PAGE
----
AfricanAmericans

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African-Americans are more likely to die from smoking-related diseases than whites, even though they smoke fewer cigarettes and make more quit attempts.

Source: "African Americans and Tobacco Use." Centers for Disease Control and Prevention. Centers for Disease Control and Prevention, 01 Mar. 2017.
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In cities like DC, there are up to 10 times more tobacco ads in black neighborhoods than other neighborhoods.

Source: American Journal of Public Health : Peer Reviewed. "Marketing Little Cigars and Cigarillos: Advertising, Price, and Associations With Neighborhood Demographics" ; Jennifer Cantrell, DrPH, MPA, Jennifer M. Kreslake, MPH, Ollie Ganz, MSPH, Jennifer L. Pearson, PhD, MPH, Donna Vallone, PhD, MPH, Andrew Anesetti-Rothermel, MPH, Haijun Xiao, MS, and Thomas R. Kirchner, PhD ; October 2013, Vol 103, No. 10
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In the past, Big Tobacco called African Americans a ‘Market Priority’.

Source: Special Market Analysis: Black, Hispanic, Military. Rep. no. Jhbf0092. Industry Documents Library.
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Nearly 90% of African American smokers use menthols.

Source: Truth Initiative, Menthol Fact Sheet. December 2018.
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48.4% of middle school smokers and 54% of high school smokers smoke menthols.

Source: Truth Initiative, Menthol Fact Sheet. December 2018.
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Dogs and cats are twice as likely to get cancer if their owner smokes.

Source: Reif, John, Christa Bruns, and Kimberly Lower. “Cancer of the Nasal Cavity and Paranasal Sinuses and Exposure to Environmental Tobacco Smoke in Pet Dogs.” American Journal of Epidemiology. 147(5). 1998. Web.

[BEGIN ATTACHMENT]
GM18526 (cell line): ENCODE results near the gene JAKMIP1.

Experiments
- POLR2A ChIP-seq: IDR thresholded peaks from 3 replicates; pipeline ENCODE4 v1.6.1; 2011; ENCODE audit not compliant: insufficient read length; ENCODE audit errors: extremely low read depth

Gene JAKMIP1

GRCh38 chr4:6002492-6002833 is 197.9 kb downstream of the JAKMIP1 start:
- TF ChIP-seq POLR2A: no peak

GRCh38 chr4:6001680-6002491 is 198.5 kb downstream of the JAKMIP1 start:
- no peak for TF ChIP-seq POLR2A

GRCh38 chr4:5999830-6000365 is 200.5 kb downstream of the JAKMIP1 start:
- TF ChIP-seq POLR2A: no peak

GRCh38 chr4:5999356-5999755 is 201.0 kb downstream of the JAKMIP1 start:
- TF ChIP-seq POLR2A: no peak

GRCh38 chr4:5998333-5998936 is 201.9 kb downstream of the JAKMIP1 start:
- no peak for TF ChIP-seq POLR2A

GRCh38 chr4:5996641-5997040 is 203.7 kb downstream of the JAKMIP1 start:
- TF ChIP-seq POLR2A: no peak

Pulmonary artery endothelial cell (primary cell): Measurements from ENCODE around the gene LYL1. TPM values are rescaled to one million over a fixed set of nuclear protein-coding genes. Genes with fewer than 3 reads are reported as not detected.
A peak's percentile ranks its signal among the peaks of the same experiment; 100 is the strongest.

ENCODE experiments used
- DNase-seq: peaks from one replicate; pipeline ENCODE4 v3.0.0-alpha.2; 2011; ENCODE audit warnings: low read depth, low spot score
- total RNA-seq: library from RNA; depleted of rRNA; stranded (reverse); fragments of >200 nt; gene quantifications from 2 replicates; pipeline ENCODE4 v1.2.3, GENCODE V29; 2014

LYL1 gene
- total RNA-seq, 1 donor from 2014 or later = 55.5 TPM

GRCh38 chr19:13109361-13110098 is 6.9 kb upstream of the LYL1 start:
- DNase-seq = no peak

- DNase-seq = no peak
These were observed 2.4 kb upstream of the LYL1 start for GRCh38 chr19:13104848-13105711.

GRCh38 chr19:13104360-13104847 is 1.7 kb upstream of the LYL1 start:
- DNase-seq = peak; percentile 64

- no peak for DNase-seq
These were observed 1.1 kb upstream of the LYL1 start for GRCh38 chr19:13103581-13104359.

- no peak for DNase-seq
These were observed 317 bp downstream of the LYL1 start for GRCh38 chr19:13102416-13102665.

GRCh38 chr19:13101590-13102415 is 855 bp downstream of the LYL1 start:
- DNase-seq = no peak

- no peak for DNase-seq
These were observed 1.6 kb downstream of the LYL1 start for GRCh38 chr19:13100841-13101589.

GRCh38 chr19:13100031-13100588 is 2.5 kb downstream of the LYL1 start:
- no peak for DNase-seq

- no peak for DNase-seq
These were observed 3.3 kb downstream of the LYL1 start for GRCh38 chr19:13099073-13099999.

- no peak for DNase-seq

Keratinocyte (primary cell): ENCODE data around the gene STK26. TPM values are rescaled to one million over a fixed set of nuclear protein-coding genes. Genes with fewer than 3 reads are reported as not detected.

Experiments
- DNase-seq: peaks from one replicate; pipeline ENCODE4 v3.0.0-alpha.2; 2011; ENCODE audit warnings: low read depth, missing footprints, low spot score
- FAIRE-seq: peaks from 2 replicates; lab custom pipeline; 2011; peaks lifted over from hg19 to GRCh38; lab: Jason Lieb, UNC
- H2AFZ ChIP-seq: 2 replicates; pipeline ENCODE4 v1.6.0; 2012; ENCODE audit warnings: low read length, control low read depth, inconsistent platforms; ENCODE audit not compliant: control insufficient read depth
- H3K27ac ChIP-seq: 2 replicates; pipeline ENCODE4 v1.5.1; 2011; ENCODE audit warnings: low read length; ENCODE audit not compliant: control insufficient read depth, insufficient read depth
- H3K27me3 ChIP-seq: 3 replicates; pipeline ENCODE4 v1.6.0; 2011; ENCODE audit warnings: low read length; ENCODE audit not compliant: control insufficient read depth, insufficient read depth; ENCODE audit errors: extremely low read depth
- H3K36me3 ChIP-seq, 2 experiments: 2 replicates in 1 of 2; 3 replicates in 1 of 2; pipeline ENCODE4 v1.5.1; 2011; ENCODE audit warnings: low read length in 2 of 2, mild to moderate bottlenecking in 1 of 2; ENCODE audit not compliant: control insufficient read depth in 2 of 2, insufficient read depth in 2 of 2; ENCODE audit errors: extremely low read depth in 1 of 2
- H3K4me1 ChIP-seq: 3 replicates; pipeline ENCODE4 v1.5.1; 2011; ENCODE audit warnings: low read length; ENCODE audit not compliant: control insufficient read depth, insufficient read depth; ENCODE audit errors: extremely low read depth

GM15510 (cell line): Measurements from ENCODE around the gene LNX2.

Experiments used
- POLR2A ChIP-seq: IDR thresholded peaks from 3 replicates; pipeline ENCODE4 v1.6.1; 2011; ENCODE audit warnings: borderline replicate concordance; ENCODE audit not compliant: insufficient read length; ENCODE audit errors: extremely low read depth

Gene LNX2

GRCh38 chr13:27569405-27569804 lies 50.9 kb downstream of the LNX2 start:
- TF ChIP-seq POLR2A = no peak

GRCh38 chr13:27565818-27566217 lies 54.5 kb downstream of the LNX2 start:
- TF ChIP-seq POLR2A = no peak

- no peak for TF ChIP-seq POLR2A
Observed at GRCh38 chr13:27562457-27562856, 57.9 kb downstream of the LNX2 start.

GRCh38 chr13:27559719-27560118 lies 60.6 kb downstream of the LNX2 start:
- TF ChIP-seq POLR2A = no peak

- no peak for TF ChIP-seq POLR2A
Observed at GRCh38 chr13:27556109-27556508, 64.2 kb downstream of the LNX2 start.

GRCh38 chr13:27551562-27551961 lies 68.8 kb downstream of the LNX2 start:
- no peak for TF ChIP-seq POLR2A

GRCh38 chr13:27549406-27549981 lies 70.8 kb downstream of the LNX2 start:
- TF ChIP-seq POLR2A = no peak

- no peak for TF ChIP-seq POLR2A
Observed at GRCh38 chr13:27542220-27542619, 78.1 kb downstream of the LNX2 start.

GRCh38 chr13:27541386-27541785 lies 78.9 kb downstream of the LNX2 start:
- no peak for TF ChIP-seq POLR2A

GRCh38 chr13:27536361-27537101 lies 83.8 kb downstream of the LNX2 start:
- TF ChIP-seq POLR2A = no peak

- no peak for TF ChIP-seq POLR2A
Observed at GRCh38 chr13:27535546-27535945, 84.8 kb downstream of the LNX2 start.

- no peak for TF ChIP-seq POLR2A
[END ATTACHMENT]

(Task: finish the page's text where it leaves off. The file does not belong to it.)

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In 1989, one tobacco company's ideas for reaching minority customers included to "be seen as a friend," "build on black history," and "help them find jobs."

Source: "Salem Black Initiative Program Brand Team Ideation Session." Truth Tobacco Industry Documents. 03 Aug. 1989. Report.
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Several studies have found a greater number of tobacco advertisements in African American neighborhoods. 

Source: "Disparities and Menthol Marketing: Additional Evidence in Support of Point of Sale Policies." International Journal of Environmental Research and Public Health — Open Access Journal, Anderson, 2016 ; Moreland-Russel, 2013; Rising 2011
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In DC, Big Tobacco advertises up to 10x more in black neighborhoods than in other neighborhoods

Source: Lee, J. G., Henriksen, L., Rose, S. W., Moreland-Russell, S., & Ribisl, K. M. (2015). A systematic review of neighborhood disparities in point-of-sale tobacco marketing. American journal of public health, 105(9), e8-e18.
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